Thursday, 17 July 2014

Transforming racers and undead monsters

I decided to pick up a few games on the summer sale on Steam when I recently had set up a computer with some okay hardware, nothing very powerful mind you. It's been a while since I've done any real gaming on PC, I mostly play emulators on it. Luckily most PC games have full support for the Xbox 360 pad now and even have the in-game buttons corresponding on-screen. Here is my review of a couple of games I just played through.

Dead Space 3

Platform tested: PC (EA Origin)

Anyone familiar with my gaming tastes will know I enjoy a horror game or two. After the rather action filled Dead Space 2, which followed the excellent first game, my hopes weren't set so high for DS3. I realize that playing the game coop is a rather different affair than the singleplayer like I did. The coop game adds a lot of extra dialogue and requires two persons on various puzzles. The singleplayer experience, however, is very much in the same vein as DS2.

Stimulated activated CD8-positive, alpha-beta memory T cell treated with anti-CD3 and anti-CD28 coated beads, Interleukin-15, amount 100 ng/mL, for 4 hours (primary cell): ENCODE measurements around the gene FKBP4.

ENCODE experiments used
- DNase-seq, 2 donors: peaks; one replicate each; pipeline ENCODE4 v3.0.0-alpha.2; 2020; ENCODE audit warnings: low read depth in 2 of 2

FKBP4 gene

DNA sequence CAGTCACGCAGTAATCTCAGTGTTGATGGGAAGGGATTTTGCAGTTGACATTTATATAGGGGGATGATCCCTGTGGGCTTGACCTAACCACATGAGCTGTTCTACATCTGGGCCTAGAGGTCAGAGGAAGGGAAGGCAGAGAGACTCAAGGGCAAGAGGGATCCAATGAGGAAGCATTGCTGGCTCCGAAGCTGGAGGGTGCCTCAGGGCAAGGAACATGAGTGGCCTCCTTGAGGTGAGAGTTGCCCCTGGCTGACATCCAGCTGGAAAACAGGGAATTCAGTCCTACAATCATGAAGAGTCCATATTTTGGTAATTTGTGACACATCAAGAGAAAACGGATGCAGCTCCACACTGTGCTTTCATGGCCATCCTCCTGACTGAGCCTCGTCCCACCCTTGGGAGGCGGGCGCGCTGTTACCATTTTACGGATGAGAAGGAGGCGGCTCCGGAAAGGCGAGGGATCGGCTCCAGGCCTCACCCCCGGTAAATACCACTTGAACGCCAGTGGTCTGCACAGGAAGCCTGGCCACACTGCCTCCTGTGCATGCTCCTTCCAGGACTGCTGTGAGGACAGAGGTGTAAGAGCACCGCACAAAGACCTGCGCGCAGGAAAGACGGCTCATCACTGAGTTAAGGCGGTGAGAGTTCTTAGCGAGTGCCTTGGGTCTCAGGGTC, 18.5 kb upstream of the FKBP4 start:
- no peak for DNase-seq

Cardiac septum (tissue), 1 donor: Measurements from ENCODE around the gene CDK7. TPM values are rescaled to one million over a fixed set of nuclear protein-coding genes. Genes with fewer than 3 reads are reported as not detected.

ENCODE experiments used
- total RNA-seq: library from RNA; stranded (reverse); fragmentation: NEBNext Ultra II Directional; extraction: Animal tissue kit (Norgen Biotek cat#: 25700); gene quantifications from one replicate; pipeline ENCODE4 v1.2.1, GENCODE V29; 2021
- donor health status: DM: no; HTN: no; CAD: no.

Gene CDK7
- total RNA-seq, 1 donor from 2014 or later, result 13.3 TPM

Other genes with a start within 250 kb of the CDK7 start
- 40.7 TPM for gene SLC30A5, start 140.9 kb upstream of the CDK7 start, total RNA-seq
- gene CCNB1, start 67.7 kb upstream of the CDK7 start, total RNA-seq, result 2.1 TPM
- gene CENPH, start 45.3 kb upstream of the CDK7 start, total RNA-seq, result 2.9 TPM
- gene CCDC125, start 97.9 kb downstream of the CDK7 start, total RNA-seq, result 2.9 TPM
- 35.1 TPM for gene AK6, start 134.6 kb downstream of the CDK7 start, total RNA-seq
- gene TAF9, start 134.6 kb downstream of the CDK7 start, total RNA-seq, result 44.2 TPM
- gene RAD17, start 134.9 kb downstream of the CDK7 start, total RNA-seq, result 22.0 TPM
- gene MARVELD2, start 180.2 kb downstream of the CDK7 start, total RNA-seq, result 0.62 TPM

The game does an excellent impression of the sheer scale in space.
There are tons of nasty creatures to gun down.
An abandoned and atmospheric spaceship cockpit, it gives me vibes from the Alien movie!
Those hoping that the game is returning more to it's survival horror roots, will quickly learn to understand that this game is more action horror. The game mostly follows a linear walk from A to B, while gunning down hoards of nasty creatures. That said, the game does have it's moments of eerie and down right scary moments, added to the mix are some more open areas too. DS3 dares to let you explore more, which is a nice welcome from the restrictive DS2. Though you do still feel like you are gunning your way through a long corridor, unlike the first game which stayed more in the same spots and let you explore in your own fashion. At least it gave that impression.